BELFAST, Northern Ireland – Police in Northern Ireland say they have released Sinn Fein leader Gerry Adams without charge after five days of questioning over allegations of involvement in an IRA killing more than four decades ago.
The 65-year-old’s departure Sunday from the police’s main interrogation center in Antrim, west of Belfast, was delayed by a Protestant protest outside the gates. But a police statement said Adams had been formally released.
The case is not over, however, because the police say they have sent an evidence file to Northern Ireland prosecutors for potential charges later.
Sinn Fein said detectives questioned Adams about audiotaped interviews by Irish Republican Army veterans to a Boston College oral history project during which he was accused of being the Belfast IRA commander who ordered the abduction, killing and secret burial of Jean McConville in 1972.
Detectives will send a file of evidence against him to British prosecutors for potential charges later, a senior policeman said.
Adams, 65, has been in police custody since Wednesday for questioning over allegations that he was the Irish Republican Army’s Belfast commander in 1972 and ordered the killing of a Belfast mother of 10, Jean McConville.
The extended detention of the Irish nationalist leader was threatening to undermine power-sharing in Northern Ireland. Sinn Fein said detectives questioned Adams about audiotaped interviews by IRA veterans to a Boston College oral history project that made those claims against him.
The senior officer spoke to The Associated Press on condition he not be identified by name because he was not authorized to disclose the decision before its official announcement.
Police faced a Sunday deadline to charge or release Adams or seek a judge’s permission to extend his detention, a step they took Friday when an initial deadline was due to expire.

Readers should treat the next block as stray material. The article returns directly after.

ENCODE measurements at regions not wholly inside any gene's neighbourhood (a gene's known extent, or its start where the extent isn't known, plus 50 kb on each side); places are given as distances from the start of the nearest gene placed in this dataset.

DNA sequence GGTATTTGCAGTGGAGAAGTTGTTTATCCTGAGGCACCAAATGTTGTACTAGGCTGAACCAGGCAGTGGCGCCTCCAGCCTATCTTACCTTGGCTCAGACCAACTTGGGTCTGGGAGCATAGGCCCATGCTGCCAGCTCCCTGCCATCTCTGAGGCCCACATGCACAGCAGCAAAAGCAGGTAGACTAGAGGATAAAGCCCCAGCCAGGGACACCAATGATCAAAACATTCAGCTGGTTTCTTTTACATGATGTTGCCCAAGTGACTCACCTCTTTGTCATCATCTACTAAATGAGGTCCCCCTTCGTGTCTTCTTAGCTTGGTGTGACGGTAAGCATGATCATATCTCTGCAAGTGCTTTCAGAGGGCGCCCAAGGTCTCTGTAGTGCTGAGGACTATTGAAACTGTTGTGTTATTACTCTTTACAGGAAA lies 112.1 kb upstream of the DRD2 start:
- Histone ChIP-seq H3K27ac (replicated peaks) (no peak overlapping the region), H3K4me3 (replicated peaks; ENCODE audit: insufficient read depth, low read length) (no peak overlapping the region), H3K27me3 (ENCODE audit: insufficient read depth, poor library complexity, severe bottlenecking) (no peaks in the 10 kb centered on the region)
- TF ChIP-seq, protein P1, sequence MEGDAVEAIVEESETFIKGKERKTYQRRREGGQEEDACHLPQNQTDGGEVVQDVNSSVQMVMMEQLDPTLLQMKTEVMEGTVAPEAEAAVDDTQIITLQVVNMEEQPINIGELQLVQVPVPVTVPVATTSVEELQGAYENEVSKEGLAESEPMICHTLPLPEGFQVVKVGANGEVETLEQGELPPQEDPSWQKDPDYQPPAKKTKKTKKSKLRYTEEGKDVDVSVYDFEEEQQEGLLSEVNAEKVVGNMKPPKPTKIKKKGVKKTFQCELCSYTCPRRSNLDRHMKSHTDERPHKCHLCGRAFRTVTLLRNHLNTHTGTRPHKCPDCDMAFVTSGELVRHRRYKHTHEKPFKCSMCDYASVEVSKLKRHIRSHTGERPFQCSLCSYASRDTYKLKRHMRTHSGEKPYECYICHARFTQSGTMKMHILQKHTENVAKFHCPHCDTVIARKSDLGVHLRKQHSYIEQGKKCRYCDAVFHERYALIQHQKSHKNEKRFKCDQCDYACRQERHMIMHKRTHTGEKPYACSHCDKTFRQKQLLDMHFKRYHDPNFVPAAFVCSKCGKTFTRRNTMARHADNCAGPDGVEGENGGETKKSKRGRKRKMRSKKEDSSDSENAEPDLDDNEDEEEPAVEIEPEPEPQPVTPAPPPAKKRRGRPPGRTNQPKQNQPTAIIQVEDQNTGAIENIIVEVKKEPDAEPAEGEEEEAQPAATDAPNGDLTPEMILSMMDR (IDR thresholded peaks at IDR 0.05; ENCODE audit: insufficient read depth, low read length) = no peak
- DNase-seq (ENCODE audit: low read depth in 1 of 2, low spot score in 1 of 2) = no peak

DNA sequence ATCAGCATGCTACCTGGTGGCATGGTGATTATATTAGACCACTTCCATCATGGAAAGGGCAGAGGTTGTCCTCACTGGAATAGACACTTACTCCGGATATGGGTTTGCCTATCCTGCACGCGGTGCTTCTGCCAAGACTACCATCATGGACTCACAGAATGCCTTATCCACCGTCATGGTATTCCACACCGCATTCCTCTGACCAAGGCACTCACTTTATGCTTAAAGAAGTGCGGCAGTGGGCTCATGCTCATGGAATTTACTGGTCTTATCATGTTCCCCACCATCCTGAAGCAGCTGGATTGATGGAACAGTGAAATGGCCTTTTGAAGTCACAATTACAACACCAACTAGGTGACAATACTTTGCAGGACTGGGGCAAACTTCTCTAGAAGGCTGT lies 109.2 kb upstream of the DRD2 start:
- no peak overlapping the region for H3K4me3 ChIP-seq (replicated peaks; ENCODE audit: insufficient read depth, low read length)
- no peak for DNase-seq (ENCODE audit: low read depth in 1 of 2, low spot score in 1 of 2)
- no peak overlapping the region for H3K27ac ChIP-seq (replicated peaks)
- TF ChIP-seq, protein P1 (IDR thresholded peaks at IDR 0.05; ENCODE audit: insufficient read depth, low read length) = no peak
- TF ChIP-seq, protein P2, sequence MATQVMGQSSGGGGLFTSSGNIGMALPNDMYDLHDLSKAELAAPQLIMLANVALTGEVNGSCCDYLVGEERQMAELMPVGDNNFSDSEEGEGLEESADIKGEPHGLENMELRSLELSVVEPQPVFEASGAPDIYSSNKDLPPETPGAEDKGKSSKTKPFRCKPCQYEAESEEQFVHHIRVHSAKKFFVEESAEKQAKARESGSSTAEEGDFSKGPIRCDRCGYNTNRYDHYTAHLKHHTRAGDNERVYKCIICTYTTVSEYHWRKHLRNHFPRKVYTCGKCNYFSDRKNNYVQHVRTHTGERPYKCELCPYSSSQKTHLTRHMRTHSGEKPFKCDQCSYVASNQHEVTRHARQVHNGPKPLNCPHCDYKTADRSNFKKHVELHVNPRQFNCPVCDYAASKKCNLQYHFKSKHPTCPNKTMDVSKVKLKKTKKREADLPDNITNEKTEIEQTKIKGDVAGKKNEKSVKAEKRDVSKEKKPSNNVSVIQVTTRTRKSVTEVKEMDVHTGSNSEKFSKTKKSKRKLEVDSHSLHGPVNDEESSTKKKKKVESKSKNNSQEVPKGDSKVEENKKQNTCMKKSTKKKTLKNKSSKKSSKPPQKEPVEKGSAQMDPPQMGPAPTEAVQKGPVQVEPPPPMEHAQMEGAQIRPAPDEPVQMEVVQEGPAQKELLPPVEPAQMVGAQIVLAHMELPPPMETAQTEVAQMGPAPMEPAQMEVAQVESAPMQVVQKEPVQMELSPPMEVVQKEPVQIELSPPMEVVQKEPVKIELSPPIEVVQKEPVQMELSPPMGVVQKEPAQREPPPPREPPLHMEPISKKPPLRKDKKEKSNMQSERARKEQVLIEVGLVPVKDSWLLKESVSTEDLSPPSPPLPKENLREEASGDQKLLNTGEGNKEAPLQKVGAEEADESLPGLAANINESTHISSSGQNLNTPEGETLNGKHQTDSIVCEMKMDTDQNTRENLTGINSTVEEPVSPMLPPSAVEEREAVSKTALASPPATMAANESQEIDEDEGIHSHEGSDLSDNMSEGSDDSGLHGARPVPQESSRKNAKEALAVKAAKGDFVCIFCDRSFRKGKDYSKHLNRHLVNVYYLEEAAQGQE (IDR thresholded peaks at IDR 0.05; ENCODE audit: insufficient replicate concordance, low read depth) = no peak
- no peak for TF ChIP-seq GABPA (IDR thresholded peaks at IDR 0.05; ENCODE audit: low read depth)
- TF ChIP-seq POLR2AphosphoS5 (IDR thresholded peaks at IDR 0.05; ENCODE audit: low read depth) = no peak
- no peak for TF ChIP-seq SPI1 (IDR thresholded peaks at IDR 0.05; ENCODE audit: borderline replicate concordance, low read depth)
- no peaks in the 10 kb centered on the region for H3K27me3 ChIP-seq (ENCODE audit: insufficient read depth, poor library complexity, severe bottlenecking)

The IRA abducted, killed and secretly buried McConville. It did not admit responsibility until 1999, when the underground organization defended its action by claiming she had been a British Army spy. McConville’s remains were found accidentally in 2003 near a Republic of Ireland beach. A 2006 investigation by Northern Ireland’s police complaints watchdog found no evidence she had been a spy.
Sunday’s expected outcome – freedom but no official exoneration, with evidence bound for the Public Prosecution Service – suggested police do believe Adams was an IRA commander, but do not have strong enough evidence to charge him with this. Police last charged Adams with IRA membership in 1978 following a firebomb attack on a hotel near Belfast that killed 12 Protestants, but those charges were dropped.
British state prosecutors in Belfast would provide a second opinion. They could tell police either that no case could succeed based on existing evidence, recommend new avenues of investigation to strengthen the chances of a successful prosecution, or determine that charges should be filed. Typically however, when such evidence files are sent by police to prosecutors for complex terror-related cases, charges do not follow.
Adams has always denied membership of the outlawed IRA. His arrest weeks ahead of elections in both parts of Ireland infuriated his Irish nationalist party, which represents most of the Irish Catholic minority in Northern Ireland and is a growing left-wing opposition force in the Irish Republic.
Sinn Fein warned it could withdraw its support for law and order in Northern Ireland, a threat condemned Sunday by the Protestant leader of the province’s power-sharing government, First Minister Peter Robinson.
Speaking Sunday before news of Adams’ likely release, Robinson accused Sinn Fein of mounting “a despicable, thuggish attempt to blackmail” the police.
“I warn Sinn Fein that they have crossed the line and should immediately cease this destructive behavior,” Robinson said, suggesting that the future of Northern Ireland’s government was at stake.
Robinson’s Democratic Unionist Party agreed to share power with Sinn Fein in 2007 on condition that the IRA-linked party accepted police authority. A former IRA commander, Martin McGuinness, serves as deputy leader. Such cross-community cooperation following four decades of bloodshed was the central goal of the U.S.-brokered Good Friday peace accord of 1998.
Robinson accused Sinn Fein of hypocrisy by demanding criminal investigations of killings committed by Protestant militants, the police and British Army, but not of the IRA, which killed nearly 1,800 people during a failed 1970-1997 campaign to force Northern Ireland out of the United Kingdom.